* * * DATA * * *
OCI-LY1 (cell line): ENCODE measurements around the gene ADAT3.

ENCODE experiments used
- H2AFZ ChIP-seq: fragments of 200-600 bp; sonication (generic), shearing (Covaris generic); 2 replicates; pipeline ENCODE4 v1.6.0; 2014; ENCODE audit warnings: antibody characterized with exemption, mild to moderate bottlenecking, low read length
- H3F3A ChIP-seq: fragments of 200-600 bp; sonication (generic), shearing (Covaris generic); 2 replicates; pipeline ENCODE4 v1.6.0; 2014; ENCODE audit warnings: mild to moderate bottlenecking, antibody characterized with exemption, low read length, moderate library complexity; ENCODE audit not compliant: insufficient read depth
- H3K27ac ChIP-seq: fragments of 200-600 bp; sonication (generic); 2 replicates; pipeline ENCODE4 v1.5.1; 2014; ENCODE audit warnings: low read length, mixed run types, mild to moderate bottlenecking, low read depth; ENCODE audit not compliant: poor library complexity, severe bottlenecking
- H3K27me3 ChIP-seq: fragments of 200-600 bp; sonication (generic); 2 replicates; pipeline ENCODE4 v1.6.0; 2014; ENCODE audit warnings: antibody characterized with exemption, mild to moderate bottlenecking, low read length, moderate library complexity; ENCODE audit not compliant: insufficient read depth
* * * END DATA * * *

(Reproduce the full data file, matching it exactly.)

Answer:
OCI-LY1 (cell line): ENCODE measurements around the gene ADAT3.

ENCODE experiments used
- H2AFZ ChIP-seq: fragments of 200-600 bp; sonication (generic), shearing (Covaris generic); 2 replicates; pipeline ENCODE4 v1.6.0; 2014; ENCODE audit warnings: antibody characterized with exemption, mild to moderate bottlenecking, low read length
- H3F3A ChIP-seq: fragments of 200-600 bp; sonication (generic), shearing (Covaris generic); 2 replicates; pipeline ENCODE4 v1.6.0; 2014; ENCODE audit warnings: mild to moderate bottlenecking, antibody characterized with exemption, low read length, moderate library complexity; ENCODE audit not compliant: insufficient read depth
- H3K27ac ChIP-seq: fragments of 200-600 bp; sonication (generic); 2 replicates; pipeline ENCODE4 v1.5.1; 2014; ENCODE audit warnings: low read length, mixed run types, mild to moderate bottlenecking, low read depth; ENCODE audit not compliant: poor library complexity, severe bottlenecking
- H3K27me3 ChIP-seq: fragments of 200-600 bp; sonication (generic); 2 replicates; pipeline ENCODE4 v1.6.0; 2014; ENCODE audit warnings: antibody characterized with exemption, mild to moderate bottlenecking, low read length, moderate library complexity; ENCODE audit not compliant: insufficient read depth